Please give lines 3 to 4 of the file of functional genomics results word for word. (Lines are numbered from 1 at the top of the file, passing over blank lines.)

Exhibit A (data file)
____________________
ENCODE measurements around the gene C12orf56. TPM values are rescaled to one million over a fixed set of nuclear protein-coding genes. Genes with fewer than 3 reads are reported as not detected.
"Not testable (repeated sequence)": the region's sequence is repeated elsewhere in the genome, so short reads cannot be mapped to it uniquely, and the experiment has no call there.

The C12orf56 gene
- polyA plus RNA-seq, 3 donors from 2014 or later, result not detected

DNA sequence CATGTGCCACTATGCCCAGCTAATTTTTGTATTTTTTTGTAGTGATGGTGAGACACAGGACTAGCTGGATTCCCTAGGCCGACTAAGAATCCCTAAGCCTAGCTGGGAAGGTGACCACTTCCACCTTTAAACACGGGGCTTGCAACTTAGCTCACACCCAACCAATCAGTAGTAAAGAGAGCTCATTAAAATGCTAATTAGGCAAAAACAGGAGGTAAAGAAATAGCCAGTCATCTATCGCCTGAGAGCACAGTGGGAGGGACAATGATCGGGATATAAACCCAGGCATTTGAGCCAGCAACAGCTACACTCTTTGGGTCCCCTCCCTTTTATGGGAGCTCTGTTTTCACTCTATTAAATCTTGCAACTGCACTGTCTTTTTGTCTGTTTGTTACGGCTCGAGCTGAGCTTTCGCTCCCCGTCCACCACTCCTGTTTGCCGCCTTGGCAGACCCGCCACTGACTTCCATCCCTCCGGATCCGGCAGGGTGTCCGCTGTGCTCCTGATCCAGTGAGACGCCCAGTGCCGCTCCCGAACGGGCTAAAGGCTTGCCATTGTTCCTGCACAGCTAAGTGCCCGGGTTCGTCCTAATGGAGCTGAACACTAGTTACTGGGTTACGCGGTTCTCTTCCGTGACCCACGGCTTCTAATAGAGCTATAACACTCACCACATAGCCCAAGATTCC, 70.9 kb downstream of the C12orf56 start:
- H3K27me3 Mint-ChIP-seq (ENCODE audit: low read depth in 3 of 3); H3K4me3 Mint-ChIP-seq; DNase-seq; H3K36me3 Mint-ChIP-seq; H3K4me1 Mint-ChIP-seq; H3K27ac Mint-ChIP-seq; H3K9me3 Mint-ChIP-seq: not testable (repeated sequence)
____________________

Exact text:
The C12orf56 gene
- polyA plus RNA-seq, 3 donors from 2014 or later, result not detected